A year later, Sherrod won't go away
By Krissah Thompson,
ALBANY, Ga. — In the year since she was fired from her federal job after being falsely accused of reverse racism, Shirley Sherrod has become the ubiquitous face of the Obama administration’s misstep on race. And she won’t go away.
Before she was ousted, Sherrod had been a low-key U.S. Department of Agriculture bureaucrat and farmers advocate, traversing peanut and pecan farms on the back highways of southwest Georgia. Now, that life has been replaced with political notoriety, negotiations with lawyers and agents, a book deal with a New York publisher and a fresh offer to advise the Obama administration on civil rights.
“I often wonder, ‘Why me?’ ” Sherrod said, piloting her black Lexus through the streets of Albany on a recent afternoon. “To be thrust in the public eye is not what I wanted, but I’ve always had to do what I had to do.”
Sherrod was rudely ousted by USDA officials in July after blogger Andrew Breitbart — back in the news recently for his role in Rep. Anthony Weiner’s lewd-texting scandal — released excerpts of a Sherrod speech. The video, which had been edited, made it appear that she did not help a white farmer as much as she could have, through counseling and other assistance, to save his failing farm.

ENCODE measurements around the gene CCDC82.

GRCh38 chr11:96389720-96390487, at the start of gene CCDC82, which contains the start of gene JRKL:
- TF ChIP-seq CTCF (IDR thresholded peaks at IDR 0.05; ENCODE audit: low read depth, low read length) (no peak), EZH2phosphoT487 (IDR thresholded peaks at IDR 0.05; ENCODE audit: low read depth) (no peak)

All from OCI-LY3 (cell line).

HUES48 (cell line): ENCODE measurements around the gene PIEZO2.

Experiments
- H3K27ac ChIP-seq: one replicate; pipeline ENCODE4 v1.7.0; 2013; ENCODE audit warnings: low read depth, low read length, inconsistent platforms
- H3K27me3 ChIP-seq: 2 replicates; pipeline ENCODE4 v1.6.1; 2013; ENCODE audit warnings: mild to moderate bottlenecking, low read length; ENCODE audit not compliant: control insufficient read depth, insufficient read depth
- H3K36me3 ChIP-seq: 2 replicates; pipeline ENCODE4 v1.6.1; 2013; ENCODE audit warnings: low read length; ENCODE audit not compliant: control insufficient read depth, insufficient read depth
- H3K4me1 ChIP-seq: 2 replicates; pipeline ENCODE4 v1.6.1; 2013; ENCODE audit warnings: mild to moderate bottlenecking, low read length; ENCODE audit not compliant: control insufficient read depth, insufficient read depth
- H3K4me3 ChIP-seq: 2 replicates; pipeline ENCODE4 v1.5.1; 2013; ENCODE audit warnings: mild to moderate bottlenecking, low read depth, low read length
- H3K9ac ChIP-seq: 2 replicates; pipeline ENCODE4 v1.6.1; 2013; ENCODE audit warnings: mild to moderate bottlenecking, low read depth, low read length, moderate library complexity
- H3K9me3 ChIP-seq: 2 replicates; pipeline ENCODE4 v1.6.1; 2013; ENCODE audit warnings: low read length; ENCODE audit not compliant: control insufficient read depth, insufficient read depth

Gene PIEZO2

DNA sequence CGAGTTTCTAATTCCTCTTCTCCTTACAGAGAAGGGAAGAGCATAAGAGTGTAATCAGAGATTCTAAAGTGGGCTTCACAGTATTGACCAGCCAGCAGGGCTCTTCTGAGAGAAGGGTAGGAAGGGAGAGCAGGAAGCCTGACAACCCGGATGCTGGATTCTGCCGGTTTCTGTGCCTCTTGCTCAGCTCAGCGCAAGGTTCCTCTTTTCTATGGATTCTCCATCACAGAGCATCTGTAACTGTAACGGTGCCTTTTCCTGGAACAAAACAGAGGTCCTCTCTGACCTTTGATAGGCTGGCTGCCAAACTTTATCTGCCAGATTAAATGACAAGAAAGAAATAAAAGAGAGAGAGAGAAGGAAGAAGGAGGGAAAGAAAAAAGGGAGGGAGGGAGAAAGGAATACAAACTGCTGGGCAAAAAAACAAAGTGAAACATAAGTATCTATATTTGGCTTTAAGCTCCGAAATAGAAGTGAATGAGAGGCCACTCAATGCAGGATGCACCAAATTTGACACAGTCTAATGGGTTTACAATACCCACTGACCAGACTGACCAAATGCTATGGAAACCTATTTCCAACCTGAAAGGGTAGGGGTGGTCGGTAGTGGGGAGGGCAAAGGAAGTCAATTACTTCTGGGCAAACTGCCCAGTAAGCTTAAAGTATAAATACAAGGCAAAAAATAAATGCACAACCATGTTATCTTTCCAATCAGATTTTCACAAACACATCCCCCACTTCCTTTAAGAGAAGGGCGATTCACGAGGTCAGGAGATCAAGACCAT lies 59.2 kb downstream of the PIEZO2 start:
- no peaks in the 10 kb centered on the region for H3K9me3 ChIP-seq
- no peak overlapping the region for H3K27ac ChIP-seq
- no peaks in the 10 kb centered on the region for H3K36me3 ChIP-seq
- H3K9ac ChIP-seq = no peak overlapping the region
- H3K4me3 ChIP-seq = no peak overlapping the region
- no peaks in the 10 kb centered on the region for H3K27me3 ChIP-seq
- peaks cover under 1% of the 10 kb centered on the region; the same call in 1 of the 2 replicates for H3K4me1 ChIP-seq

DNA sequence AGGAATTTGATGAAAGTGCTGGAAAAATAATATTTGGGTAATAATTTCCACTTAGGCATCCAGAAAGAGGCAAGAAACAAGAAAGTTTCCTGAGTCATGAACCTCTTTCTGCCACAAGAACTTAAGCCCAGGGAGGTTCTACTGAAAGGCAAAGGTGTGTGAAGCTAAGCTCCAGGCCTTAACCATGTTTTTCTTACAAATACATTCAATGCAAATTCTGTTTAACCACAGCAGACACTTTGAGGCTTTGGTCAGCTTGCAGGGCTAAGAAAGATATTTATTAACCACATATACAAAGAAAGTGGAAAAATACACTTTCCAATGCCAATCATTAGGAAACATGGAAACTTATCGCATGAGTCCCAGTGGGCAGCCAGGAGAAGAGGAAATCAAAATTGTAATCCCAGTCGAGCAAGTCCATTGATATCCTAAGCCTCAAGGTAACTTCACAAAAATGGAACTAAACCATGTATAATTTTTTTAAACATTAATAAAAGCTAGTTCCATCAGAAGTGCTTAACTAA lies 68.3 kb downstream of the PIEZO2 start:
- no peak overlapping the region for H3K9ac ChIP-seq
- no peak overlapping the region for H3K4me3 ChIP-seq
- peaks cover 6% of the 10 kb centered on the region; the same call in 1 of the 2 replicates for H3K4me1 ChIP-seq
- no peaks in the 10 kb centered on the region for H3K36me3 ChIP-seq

Department of Agriculture officials fired her instantly. A day later, it became clear that Sherrod was actually talking about the importance of overcoming prejudice. USDA Secretary Tom Vilsack publicly apologized and offered her another job, which she declined. President Obama called her to express his regret and try to patch over the mess.
But the mess has not been patched over. Sherrod’s story is regularly invoked — by civil rights groups, academics and members of the Congressional Black Caucus — as proof of the challenge of discussing race honestly in the Obama era.